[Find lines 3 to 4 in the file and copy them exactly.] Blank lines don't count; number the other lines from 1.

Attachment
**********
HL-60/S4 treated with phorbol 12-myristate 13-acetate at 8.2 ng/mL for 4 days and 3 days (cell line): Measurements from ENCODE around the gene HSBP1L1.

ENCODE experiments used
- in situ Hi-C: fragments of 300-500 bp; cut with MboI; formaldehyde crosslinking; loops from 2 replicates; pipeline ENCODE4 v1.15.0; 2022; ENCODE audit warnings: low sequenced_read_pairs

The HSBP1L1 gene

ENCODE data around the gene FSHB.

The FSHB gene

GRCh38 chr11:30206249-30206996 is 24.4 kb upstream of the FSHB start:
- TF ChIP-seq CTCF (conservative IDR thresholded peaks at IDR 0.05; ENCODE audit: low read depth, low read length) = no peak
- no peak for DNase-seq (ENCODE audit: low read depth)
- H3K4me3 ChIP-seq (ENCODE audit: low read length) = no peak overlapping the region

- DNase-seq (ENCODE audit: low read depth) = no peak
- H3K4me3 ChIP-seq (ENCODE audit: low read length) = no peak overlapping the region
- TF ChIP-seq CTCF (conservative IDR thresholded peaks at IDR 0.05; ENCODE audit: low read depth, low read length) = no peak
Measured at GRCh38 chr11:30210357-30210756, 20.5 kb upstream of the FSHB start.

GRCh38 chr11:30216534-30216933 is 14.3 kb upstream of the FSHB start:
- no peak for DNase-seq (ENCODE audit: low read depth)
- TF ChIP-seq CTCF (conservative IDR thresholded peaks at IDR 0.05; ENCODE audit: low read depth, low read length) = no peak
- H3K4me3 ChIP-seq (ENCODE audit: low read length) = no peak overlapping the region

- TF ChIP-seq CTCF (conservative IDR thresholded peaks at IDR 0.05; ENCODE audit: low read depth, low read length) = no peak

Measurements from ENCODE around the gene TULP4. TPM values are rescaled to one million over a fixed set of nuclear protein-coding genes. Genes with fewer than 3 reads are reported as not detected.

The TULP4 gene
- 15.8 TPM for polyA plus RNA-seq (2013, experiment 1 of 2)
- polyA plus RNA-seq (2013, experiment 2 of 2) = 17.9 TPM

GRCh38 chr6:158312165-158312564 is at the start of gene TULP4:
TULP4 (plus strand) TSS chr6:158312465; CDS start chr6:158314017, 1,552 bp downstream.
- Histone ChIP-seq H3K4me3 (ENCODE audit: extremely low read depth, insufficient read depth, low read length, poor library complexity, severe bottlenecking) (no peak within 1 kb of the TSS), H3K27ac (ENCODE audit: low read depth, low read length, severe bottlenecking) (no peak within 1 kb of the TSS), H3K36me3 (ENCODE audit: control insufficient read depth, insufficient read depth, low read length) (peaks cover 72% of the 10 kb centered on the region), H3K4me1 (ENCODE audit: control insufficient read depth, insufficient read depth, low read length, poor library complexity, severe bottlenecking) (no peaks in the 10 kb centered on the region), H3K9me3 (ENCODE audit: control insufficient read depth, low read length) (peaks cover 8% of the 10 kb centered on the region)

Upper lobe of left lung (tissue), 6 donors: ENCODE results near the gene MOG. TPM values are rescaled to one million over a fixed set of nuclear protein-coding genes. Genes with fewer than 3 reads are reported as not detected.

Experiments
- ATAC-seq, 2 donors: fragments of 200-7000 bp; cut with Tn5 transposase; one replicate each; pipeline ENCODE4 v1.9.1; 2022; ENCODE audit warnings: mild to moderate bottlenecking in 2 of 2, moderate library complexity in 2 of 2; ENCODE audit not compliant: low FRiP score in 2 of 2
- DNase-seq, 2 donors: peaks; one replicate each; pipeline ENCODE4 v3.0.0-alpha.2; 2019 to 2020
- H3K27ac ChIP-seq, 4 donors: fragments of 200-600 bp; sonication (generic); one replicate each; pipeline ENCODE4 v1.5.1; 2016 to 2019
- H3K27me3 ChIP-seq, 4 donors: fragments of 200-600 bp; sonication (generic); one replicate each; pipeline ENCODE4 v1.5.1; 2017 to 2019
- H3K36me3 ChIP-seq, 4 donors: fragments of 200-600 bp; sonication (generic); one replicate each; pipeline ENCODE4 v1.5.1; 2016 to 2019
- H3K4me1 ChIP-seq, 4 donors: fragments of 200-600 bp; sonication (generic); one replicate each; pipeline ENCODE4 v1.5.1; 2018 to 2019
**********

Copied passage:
- in situ Hi-C: fragments of 300-500 bp; cut with MboI; formaldehyde crosslinking; loops from 2 replicates; pipeline ENCODE4 v1.15.0; 2022; ENCODE audit warnings: low sequenced_read_pairs

The HSBP1L1 gene